“Having the community come out with different demographics and experience, helps to ensure that staff will move it along and also provides cover (to Council members),” he says, when describing how to push for progressive housing and transportation policy.”

Moreover, unlike many urbanist types, Wald actually has spent a lot of time active in his neighborhood association in Cherrywood. That experience has helped teach him how to build trust with residents with a variety of political views.

“People want to be heard,” he says.

Wald also points out that City Council itself isn’t the only important institution where Council members can an important voice. The Cap Metro Board and the Capital Area Metropolitan Planning Organization (CAMPO) play a tremendous role in shaping the future of the city, and Wald has experience working with both.

As head of Bike Austin, he led a coalition that pushed for the inclusion of bike and pedestrian infrastructure on SH 71 between U.S. 183 ad SH 130. It was the kind of project where the highway-building establishment would rarely consider making meaningful space for walkers and bikers, but under pressure from activists, “CAMPO amended the project to include shared use paths.”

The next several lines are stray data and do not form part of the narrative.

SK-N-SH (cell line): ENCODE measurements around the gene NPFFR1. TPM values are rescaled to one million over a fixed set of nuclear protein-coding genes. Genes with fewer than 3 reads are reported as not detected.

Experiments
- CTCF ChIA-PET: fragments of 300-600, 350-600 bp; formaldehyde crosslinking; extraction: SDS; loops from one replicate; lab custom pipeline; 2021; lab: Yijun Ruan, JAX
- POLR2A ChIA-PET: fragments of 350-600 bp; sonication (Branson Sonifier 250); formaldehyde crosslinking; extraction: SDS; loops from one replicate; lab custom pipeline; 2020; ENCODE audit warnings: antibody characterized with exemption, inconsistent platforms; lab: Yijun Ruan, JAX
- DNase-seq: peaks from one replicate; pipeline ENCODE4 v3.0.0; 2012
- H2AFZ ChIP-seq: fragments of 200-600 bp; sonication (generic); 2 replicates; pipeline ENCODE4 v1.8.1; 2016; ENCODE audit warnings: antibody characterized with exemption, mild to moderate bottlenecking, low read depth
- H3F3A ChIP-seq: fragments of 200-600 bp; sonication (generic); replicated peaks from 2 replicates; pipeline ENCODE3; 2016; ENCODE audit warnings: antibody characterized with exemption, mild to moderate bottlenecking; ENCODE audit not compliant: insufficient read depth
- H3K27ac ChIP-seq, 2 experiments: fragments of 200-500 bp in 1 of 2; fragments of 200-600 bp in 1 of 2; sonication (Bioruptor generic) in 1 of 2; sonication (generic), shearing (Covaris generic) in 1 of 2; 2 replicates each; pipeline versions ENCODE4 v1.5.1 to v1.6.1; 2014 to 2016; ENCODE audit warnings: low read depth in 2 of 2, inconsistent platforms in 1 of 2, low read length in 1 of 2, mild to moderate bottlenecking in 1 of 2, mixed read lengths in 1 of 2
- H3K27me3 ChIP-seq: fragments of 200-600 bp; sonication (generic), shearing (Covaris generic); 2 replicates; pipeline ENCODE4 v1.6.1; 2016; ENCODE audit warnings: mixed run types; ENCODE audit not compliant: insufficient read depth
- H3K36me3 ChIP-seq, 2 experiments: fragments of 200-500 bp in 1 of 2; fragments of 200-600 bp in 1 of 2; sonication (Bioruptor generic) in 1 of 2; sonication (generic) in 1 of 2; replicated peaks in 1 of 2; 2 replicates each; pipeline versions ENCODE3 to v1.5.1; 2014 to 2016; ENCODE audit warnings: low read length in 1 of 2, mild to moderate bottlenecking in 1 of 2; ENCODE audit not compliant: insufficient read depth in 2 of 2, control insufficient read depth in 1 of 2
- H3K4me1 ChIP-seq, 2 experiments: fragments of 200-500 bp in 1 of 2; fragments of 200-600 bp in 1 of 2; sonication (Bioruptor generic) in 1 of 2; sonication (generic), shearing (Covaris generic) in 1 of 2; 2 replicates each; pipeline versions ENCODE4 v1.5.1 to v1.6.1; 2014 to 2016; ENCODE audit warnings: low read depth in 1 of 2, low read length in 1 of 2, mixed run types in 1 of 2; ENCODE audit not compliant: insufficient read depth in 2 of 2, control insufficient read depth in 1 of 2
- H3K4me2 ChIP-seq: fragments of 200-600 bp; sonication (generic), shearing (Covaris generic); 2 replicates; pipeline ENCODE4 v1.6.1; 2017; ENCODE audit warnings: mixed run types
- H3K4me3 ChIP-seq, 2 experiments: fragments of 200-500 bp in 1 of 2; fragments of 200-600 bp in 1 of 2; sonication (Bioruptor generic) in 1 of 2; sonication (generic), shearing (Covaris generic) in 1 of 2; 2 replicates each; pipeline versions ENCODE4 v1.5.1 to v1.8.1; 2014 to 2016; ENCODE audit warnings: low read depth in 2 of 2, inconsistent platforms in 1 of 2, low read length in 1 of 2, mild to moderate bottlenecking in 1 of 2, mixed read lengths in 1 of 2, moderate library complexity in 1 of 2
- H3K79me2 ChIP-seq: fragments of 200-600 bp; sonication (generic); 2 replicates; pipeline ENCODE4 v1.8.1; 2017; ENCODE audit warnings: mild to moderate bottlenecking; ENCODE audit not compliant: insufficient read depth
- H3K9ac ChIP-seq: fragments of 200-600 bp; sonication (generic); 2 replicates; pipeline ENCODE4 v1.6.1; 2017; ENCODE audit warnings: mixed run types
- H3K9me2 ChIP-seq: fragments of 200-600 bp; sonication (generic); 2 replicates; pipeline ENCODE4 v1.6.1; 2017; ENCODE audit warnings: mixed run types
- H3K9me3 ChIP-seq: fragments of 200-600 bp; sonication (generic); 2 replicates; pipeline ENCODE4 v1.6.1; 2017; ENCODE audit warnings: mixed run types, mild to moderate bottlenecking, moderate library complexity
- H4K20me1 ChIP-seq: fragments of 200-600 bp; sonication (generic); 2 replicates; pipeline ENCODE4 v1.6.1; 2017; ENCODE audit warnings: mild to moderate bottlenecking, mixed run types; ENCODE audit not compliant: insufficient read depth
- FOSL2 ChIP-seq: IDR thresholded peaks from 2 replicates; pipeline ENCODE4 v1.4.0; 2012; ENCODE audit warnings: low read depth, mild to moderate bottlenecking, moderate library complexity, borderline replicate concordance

Indeed, it is at CAMPO that the city could most effectively influence the future of I-35.

“There is almost certainly going to be a vote (on I-35) at CAMPO in 2023 because the project is almost certainly going over-budget,” he says.

The city’s representatives on the CAMPO board and other city leaders need to put pressure on CAMPO and TxDOT to seriously evaluate alternatives, he says, including the most radical one: converting the highway to a boulevard through Central Austin.